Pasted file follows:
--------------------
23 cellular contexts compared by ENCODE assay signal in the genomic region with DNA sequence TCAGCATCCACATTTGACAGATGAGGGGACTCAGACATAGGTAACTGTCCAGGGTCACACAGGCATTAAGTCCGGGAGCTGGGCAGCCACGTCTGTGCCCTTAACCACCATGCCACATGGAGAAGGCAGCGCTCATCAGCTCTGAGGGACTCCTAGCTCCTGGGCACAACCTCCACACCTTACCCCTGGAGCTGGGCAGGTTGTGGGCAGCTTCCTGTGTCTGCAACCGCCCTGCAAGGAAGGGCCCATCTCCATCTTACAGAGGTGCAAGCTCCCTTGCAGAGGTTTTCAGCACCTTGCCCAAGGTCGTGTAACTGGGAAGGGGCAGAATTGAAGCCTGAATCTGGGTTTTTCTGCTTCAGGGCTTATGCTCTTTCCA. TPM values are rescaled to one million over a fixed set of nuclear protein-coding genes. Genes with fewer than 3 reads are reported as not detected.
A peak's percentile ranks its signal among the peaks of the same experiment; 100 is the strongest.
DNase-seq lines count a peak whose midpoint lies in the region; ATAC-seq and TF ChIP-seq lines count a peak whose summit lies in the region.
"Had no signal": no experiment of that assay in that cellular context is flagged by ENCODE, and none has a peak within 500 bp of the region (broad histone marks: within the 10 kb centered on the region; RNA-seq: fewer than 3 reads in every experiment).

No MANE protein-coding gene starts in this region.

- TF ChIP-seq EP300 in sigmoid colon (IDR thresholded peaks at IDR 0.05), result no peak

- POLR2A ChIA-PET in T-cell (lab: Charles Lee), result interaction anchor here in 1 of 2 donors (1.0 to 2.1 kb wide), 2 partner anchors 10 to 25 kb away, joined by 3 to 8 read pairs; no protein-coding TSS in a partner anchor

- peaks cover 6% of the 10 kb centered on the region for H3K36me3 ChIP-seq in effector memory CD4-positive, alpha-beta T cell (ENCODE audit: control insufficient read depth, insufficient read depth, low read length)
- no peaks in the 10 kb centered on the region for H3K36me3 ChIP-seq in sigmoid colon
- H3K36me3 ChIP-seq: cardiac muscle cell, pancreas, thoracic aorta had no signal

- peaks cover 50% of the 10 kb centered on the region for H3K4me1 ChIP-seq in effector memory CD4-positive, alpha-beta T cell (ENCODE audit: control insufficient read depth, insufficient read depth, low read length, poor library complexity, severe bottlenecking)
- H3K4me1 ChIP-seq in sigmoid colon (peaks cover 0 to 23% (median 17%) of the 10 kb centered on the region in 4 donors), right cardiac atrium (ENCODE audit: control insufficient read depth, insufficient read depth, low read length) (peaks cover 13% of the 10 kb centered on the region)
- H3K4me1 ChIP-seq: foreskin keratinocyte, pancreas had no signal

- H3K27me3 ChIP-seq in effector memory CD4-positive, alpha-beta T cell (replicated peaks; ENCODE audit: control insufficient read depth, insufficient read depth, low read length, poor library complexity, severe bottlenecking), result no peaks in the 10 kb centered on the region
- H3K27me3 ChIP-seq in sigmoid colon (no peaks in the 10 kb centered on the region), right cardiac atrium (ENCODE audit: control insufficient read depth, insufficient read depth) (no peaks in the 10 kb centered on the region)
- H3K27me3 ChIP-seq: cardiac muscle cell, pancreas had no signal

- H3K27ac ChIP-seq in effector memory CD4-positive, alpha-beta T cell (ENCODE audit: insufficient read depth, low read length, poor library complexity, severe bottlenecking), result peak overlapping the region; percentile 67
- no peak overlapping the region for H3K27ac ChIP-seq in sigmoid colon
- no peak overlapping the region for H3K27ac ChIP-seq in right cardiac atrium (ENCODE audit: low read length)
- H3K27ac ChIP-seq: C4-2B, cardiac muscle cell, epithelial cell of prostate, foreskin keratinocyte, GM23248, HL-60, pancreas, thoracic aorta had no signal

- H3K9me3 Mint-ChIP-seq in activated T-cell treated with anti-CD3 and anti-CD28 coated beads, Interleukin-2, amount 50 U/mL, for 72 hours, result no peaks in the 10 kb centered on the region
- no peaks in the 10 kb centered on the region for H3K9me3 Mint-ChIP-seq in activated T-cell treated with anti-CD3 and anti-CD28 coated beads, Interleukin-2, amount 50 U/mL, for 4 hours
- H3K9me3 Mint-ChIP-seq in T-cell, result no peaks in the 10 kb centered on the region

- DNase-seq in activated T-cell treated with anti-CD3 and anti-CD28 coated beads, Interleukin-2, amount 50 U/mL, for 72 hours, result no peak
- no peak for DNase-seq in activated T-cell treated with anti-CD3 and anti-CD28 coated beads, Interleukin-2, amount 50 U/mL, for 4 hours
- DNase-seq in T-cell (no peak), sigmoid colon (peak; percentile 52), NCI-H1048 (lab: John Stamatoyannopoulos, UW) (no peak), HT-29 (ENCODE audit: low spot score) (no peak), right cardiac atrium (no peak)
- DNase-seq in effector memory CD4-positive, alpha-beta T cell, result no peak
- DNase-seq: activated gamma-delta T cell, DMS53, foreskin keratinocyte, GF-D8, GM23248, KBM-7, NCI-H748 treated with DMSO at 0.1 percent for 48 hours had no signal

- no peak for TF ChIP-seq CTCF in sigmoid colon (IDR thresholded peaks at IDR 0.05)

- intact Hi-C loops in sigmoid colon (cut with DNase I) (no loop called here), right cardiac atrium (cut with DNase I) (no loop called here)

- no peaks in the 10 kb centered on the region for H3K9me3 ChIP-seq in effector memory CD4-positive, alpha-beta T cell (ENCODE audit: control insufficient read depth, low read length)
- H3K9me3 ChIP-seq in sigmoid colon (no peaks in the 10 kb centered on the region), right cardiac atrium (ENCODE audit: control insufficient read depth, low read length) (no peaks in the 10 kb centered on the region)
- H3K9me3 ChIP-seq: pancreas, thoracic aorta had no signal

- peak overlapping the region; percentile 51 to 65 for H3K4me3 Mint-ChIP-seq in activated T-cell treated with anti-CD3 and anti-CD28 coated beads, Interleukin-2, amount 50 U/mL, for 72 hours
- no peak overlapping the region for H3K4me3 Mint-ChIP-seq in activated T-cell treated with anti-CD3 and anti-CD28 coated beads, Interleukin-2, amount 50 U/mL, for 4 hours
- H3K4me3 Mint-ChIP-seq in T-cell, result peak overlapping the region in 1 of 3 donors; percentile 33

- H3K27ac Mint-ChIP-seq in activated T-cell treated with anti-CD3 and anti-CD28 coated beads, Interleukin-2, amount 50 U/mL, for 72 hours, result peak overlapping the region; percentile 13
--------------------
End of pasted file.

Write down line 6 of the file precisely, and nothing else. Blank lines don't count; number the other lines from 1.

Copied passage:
- TF ChIP-seq EP300 in sigmoid colon (IDR thresholded peaks at IDR 0.05), result no peak